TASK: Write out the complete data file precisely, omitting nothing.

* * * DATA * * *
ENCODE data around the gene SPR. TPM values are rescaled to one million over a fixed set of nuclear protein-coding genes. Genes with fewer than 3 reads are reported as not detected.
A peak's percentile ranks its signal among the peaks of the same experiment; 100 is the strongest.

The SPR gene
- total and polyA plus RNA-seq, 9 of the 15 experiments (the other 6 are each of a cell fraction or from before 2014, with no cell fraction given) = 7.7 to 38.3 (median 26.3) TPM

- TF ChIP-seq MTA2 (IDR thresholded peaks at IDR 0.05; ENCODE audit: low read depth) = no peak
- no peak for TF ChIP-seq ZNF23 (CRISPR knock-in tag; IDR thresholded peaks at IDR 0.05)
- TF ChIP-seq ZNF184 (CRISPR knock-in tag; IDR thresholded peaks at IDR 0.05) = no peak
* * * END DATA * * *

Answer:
ENCODE data around the gene SPR. TPM values are rescaled to one million over a fixed set of nuclear protein-coding genes. Genes with fewer than 3 reads are reported as not detected.
A peak's percentile ranks its signal among the peaks of the same experiment; 100 is the strongest.

The SPR gene
- total and polyA plus RNA-seq, 9 of the 15 experiments (the other 6 are each of a cell fraction or from before 2014, with no cell fraction given) = 7.7 to 38.3 (median 26.3) TPM

- TF ChIP-seq MTA2 (IDR thresholded peaks at IDR 0.05; ENCODE audit: low read depth) = no peak
- no peak for TF ChIP-seq ZNF23 (CRISPR knock-in tag; IDR thresholded peaks at IDR 0.05)
- TF ChIP-seq ZNF184 (CRISPR knock-in tag; IDR thresholded peaks at IDR 0.05) = no peak